By James Eckford

As I neared the end of my bachelor’s degree in International Relations and faced the dilemma of choosing a thesis topic, I found myself instinctively disregarding the high-profile and glamorous subject of international diplomacy and instead focused on the gritty and deeply frustrating world of human rights. Making this decision was not a practical or logical choice, the field of human rights is famously exclusive and highly competitive. I thus decided to work abroad, learn some languages and save up for a masters’ degree.

This journey abroad further fueled my passion. Living in Beijing for three years, I gained a practical and visceral experience in human rights. One that turned my perspectives and ideology upside down. In China, the very term “human rights” is taboo. To claim a right from the government is to declare they are not doing their job, and it is not the duty of the citizen to tell the government how to do their job. In human rights, we strive to fight for those who have no voice, but what of those who have a voice, face injustice, but choose not to use it?

This fundamental question drove me to write my thesis on pollution protesting in China and examine the possibility of a human rights consciousness emerging in Chinese society. Could smog be the phenomenon that pushes Chinese people to realize that they can preserve their dignity in the face of government repression? Dignity is a universal concept, yet deeply subjective. The threshold for loss of dignity in China may be higher than that in the west, but it exists.

Surprisingly, this abstract question of human dignity would be relevant to the subject of my internship: sexual exploitation of children in travel and tourism. Do child victims of sexual exploitation see themselves as victims or rights holders? The core problem of this particular manifestation of sexual exploitation of children (SEC) is economic inequality; tourism allows two vastly separate worlds to collide. The introduction of wealth via tourists into poor spaces creates an inevitable tension of disparity that is conducive to exploitation.

While the tourist finds themselves in an apparently poorly governed and culturally alien environment, the family of the child or even the child themselves has found an opportunity to earn well above the average salary. What qualifies this as exploitation is the innocence of the child, their lack of control or autonomy, and complete surrender of humanity and dignity. The economic and social conditions that have resulted from distant historical events led to this exchange; those events, far beyond the world of the exploiter and exploited, have affected millions of children around the world for generations. Only just recently is the world waking up to the horrific injustices borne by the nexus of gender and income inequality. The #MeToo movement has enlightened much of the western world to the dangers of victim blaming, challenging previously accepted norms and paradigms that caused silent suffering.

Even though mindsets seem to be slowly evolving for the better, how do we solve injustices brought about by economic inequality? It’s a question that begs such a large structural adjustment of the global economy and markets that it seems insurmountable, however, the rhetoric of sustainable development promises change. It seeks to essentially adjust the language of capitalism from growth-based targets to sustainable ones in order to address profit-based decisions which end up having adverse effects on communities and populations.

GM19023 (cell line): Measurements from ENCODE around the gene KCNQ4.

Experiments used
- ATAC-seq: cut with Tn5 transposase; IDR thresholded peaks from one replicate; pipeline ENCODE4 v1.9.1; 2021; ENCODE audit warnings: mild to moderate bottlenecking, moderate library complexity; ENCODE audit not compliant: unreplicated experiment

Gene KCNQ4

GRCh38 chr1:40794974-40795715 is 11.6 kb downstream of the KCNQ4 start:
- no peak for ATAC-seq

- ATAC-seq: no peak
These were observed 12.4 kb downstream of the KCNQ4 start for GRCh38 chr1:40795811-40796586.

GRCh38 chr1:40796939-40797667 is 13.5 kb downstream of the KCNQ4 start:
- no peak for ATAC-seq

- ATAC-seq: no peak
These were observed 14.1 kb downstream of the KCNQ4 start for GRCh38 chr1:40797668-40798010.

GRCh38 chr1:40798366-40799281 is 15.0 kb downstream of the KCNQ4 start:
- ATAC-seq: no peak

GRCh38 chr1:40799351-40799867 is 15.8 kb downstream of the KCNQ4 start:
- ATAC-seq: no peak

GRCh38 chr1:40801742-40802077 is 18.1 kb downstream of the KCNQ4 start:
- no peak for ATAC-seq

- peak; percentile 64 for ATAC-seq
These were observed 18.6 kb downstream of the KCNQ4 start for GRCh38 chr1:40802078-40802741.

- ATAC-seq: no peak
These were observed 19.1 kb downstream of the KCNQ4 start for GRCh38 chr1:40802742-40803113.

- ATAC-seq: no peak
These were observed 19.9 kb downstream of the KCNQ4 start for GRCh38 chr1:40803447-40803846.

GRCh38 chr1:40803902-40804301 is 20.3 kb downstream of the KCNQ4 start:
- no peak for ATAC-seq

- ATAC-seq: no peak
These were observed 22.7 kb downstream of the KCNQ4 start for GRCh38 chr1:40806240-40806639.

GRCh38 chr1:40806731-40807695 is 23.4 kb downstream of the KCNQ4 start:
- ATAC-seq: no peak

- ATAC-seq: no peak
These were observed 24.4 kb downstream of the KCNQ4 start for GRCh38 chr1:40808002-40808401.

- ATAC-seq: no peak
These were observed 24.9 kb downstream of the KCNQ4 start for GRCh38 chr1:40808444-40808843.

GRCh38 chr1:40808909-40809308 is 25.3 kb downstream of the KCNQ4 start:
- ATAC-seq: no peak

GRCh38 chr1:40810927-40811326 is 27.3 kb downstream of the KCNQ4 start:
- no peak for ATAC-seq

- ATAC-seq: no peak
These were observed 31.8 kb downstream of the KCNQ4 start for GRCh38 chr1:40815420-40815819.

ECPAT’s ambitious strategy to fight the sexual exploitation of children in travel and tourism (SECTT) is to take both the sustainable development and corporate social responsibility route because the private sector is used to facilitate sexual violence against children. The private sector’s role cannot be understated. I strongly believe that awareness campaigns and child protection policies can make a difference in deterring SECTT. While there is no typical offender, a large proportion of offenders are in fact situational, it is the perception of tolerance, acceptability, impunity, and power imbalance that spurs them to sexually exploit children, rather than an inherent attraction to children. This means that collaborative action between the private sector, governments, NGOs, and law enforcement can be effective in reducing SECTT around the world; situational offenders are unlikely to commit this crime if they respect the laws and society of their destination as much as their source country.

Besides the subject itself, ECPAT taught me many things about working in an NGO: the constant struggle for funding, diplomacy with governments, collaboration with other NGOs, engagement with the public, and project management. It was finally a chance to see how everything I learned in my master’s degree could be put into practice, as well as to see things that are never taught in the classroom, such as procurement, budget approvals, and concept notes.

My next step is to build a career that fights trafficking and exploitation on a wider scale, both labor and sexual, both adults and children. Above all I want to fight for the rights of those whom society extends the least sympathy.

About The Hilton Prize Coalition